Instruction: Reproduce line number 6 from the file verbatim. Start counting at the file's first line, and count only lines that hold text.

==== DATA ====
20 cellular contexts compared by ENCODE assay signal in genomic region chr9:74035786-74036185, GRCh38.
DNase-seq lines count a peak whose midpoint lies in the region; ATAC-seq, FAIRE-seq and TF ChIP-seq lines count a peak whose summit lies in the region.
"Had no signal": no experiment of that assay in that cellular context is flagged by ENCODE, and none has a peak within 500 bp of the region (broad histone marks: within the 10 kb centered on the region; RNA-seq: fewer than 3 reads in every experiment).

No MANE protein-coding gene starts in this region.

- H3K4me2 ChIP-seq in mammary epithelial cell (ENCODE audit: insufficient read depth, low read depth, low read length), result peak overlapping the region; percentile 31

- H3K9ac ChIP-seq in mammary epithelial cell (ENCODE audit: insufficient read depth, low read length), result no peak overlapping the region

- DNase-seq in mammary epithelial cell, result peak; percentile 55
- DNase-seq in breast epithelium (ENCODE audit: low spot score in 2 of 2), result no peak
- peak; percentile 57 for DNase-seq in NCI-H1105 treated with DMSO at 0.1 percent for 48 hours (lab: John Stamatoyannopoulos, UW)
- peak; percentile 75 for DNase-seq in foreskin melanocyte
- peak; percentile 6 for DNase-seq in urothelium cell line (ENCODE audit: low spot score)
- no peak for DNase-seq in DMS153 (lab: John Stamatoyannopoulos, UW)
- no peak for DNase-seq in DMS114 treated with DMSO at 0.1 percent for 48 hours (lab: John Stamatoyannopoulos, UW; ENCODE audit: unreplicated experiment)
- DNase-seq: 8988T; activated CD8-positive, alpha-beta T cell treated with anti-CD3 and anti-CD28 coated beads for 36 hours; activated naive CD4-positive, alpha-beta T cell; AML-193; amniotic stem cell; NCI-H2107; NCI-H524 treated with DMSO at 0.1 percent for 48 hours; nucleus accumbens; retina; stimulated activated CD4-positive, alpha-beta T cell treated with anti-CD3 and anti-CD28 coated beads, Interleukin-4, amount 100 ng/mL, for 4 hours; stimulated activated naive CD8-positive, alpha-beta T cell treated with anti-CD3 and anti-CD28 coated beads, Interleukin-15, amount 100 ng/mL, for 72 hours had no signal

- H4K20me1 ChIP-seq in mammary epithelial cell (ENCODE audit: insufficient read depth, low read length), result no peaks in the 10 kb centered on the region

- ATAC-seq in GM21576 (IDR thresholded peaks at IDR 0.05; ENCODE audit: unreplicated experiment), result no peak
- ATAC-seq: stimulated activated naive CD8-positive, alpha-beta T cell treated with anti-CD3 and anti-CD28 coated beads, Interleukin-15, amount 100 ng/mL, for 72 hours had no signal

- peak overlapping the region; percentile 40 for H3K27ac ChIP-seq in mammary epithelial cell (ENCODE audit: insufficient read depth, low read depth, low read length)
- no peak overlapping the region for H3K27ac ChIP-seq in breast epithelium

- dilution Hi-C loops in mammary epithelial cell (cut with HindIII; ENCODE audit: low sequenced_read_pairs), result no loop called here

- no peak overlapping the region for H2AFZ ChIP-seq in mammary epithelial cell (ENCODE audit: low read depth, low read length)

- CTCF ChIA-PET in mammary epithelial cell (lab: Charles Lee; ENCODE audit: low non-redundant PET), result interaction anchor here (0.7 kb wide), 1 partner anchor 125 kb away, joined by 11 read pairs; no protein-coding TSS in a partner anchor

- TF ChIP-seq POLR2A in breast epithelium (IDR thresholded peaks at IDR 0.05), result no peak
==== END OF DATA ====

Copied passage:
- H3K9ac ChIP-seq in mammary epithelial cell (ENCODE audit: insufficient read depth, low read length), result no peak overlapping the region